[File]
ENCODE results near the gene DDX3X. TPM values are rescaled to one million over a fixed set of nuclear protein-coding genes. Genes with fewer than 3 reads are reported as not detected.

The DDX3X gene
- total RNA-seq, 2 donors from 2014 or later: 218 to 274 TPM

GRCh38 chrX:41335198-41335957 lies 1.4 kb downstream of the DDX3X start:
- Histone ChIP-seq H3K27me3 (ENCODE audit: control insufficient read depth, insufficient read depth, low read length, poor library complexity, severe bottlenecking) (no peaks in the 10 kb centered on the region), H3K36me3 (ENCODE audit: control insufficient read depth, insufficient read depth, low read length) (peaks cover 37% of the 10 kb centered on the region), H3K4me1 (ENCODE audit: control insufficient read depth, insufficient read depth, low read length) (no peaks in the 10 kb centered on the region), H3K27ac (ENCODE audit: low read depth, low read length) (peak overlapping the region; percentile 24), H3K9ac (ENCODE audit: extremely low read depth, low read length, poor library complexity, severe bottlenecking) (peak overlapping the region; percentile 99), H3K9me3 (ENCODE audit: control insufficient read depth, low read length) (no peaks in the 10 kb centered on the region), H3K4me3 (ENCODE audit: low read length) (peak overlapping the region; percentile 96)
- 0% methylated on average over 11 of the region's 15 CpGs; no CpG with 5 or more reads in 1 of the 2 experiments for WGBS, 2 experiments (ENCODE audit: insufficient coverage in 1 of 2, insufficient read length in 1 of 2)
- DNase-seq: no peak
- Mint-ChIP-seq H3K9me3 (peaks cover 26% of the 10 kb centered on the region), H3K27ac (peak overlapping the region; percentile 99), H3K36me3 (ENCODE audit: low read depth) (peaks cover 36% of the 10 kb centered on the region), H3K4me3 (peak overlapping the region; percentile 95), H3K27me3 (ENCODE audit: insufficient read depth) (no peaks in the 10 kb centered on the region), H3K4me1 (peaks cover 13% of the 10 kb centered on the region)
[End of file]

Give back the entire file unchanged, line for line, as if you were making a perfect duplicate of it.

ENCODE results near the gene DDX3X. TPM values are rescaled to one million over a fixed set of nuclear protein-coding genes. Genes with fewer than 3 reads are reported as not detected.

The DDX3X gene
- total RNA-seq, 2 donors from 2014 or later: 218 to 274 TPM

GRCh38 chrX:41335198-41335957 lies 1.4 kb downstream of the DDX3X start:
- Histone ChIP-seq H3K27me3 (ENCODE audit: control insufficient read depth, insufficient read depth, low read length, poor library complexity, severe bottlenecking) (no peaks in the 10 kb centered on the region), H3K36me3 (ENCODE audit: control insufficient read depth, insufficient read depth, low read length) (peaks cover 37% of the 10 kb centered on the region), H3K4me1 (ENCODE audit: control insufficient read depth, insufficient read depth, low read length) (no peaks in the 10 kb centered on the region), H3K27ac (ENCODE audit: low read depth, low read length) (peak overlapping the region; percentile 24), H3K9ac (ENCODE audit: extremely low read depth, low read length, poor library complexity, severe bottlenecking) (peak overlapping the region; percentile 99), H3K9me3 (ENCODE audit: control insufficient read depth, low read length) (no peaks in the 10 kb centered on the region), H3K4me3 (ENCODE audit: low read length) (peak overlapping the region; percentile 96)
- 0% methylated on average over 11 of the region's 15 CpGs; no CpG with 5 or more reads in 1 of the 2 experiments for WGBS, 2 experiments (ENCODE audit: insufficient coverage in 1 of 2, insufficient read length in 1 of 2)
- DNase-seq: no peak
- Mint-ChIP-seq H3K9me3 (peaks cover 26% of the 10 kb centered on the region), H3K27ac (peak overlapping the region; percentile 99), H3K36me3 (ENCODE audit: low read depth) (peaks cover 36% of the 10 kb centered on the region), H3K4me3 (peak overlapping the region; percentile 95), H3K27me3 (ENCODE audit: insufficient read depth) (no peaks in the 10 kb centered on the region), H3K4me1 (peaks cover 13% of the 10 kb centered on the region)